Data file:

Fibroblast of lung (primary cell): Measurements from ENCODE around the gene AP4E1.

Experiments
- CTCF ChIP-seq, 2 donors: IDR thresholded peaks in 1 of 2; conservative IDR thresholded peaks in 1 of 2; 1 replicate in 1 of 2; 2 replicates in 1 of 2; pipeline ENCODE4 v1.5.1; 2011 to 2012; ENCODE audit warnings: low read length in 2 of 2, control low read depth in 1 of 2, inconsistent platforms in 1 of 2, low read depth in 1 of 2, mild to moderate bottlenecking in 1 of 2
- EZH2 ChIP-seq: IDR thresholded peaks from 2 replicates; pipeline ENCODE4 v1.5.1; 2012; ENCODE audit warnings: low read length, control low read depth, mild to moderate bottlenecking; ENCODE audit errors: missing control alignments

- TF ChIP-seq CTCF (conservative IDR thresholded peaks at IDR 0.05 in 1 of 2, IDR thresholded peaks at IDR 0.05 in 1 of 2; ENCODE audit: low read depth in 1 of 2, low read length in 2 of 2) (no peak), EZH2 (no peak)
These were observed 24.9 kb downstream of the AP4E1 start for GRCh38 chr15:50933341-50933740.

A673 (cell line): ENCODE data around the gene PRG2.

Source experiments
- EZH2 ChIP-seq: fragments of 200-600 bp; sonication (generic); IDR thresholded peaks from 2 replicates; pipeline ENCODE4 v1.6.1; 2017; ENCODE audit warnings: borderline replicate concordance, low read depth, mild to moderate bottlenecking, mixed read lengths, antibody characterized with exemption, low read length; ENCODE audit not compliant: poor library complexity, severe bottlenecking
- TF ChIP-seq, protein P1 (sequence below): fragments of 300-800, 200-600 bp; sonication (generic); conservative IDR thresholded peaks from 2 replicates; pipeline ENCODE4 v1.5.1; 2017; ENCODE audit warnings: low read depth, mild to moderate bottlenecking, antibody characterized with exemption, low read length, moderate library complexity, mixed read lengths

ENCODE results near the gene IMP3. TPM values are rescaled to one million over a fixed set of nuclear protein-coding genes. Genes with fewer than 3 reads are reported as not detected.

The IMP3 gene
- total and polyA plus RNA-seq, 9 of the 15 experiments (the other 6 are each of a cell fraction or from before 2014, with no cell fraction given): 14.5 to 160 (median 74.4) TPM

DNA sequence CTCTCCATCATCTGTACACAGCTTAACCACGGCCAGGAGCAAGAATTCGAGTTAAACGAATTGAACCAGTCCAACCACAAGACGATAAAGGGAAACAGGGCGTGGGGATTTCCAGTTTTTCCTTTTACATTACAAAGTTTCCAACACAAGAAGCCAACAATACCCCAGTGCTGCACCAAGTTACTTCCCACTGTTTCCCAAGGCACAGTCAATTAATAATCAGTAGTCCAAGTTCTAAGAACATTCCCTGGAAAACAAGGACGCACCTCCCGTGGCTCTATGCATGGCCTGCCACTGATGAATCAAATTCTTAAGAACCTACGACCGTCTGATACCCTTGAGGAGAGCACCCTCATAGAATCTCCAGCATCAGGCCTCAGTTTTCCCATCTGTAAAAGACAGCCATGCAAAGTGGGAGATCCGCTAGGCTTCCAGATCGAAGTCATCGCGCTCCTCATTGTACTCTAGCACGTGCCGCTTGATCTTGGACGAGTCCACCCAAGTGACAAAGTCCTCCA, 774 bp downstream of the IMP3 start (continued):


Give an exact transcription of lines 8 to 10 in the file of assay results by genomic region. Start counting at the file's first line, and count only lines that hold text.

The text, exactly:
Source experiments
- EZH2 ChIP-seq: fragments of 200-600 bp; sonication (generic); IDR thresholded peaks from 2 replicates; pipeline ENCODE4 v1.6.1; 2017; ENCODE audit warnings: borderline replicate concordance, low read depth, mild to moderate bottlenecking, mixed read lengths, antibody characterized with exemption, low read length; ENCODE audit not compliant: poor library complexity, severe bottlenecking
- TF ChIP-seq, protein P1 (sequence below): fragments of 300-800, 200-600 bp; sonication (generic); conservative IDR thresholded peaks from 2 replicates; pipeline ENCODE4 v1.5.1; 2017; ENCODE audit warnings: low read depth, mild to moderate bottlenecking, antibody characterized with exemption, low read length, moderate library complexity, mixed read lengths